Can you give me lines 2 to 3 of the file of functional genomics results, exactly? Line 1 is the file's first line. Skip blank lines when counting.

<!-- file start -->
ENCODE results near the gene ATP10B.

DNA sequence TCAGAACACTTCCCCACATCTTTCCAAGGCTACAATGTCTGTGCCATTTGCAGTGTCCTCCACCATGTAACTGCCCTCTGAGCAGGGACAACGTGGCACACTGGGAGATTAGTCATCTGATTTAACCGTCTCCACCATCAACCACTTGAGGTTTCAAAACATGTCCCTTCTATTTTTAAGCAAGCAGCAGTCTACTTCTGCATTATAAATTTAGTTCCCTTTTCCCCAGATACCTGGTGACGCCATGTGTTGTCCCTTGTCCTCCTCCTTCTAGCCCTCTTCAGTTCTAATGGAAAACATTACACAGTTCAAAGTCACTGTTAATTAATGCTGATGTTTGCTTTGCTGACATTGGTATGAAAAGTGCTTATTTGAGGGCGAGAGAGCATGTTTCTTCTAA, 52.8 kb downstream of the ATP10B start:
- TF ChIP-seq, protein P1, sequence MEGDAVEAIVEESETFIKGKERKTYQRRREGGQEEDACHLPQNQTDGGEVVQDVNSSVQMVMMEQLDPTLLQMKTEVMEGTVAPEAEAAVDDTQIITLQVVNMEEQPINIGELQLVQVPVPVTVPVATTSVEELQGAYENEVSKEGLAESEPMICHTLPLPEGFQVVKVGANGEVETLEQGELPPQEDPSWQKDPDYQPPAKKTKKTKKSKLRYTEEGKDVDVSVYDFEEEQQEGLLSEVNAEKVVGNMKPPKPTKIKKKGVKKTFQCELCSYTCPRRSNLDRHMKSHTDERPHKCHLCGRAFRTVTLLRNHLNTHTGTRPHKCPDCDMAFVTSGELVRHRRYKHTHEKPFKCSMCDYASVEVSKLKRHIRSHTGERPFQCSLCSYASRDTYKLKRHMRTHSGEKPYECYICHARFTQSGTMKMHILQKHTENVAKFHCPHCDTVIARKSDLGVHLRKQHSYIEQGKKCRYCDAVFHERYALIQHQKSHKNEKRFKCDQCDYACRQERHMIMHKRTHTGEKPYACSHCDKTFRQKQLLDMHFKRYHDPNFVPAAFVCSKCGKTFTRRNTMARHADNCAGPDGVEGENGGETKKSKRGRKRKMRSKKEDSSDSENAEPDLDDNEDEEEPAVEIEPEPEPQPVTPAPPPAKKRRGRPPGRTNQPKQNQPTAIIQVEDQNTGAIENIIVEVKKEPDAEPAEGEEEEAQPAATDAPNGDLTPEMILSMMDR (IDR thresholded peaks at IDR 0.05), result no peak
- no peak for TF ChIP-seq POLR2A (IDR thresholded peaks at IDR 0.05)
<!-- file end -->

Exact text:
DNA sequence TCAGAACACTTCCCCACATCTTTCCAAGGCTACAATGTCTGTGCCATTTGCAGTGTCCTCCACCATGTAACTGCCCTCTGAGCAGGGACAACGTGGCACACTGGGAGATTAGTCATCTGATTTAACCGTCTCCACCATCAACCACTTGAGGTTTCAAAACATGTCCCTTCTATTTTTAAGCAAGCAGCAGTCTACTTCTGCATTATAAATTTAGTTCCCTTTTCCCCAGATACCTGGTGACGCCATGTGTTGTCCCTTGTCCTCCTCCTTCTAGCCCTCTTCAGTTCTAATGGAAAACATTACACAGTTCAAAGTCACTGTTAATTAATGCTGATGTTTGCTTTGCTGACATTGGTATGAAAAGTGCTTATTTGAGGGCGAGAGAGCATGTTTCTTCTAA, 52.8 kb downstream of the ATP10B start:
- TF ChIP-seq, protein P1, sequence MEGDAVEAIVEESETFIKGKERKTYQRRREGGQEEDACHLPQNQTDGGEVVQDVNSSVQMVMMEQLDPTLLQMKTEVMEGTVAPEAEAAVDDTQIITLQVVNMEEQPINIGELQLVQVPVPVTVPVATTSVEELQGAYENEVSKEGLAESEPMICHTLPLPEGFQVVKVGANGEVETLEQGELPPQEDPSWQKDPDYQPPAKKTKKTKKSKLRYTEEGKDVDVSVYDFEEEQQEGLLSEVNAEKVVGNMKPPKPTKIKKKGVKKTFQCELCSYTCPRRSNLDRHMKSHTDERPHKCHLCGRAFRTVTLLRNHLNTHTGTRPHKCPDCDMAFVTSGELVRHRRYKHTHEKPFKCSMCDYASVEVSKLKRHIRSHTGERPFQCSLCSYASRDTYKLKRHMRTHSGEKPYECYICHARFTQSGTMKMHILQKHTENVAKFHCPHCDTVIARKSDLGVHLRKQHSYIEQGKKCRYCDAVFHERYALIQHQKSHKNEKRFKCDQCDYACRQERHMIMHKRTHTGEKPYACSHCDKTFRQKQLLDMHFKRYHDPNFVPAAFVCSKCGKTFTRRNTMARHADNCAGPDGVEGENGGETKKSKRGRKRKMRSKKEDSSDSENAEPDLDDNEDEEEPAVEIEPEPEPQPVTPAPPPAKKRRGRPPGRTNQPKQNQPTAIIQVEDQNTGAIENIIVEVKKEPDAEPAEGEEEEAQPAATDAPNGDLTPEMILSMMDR (IDR thresholded peaks at IDR 0.05), result no peak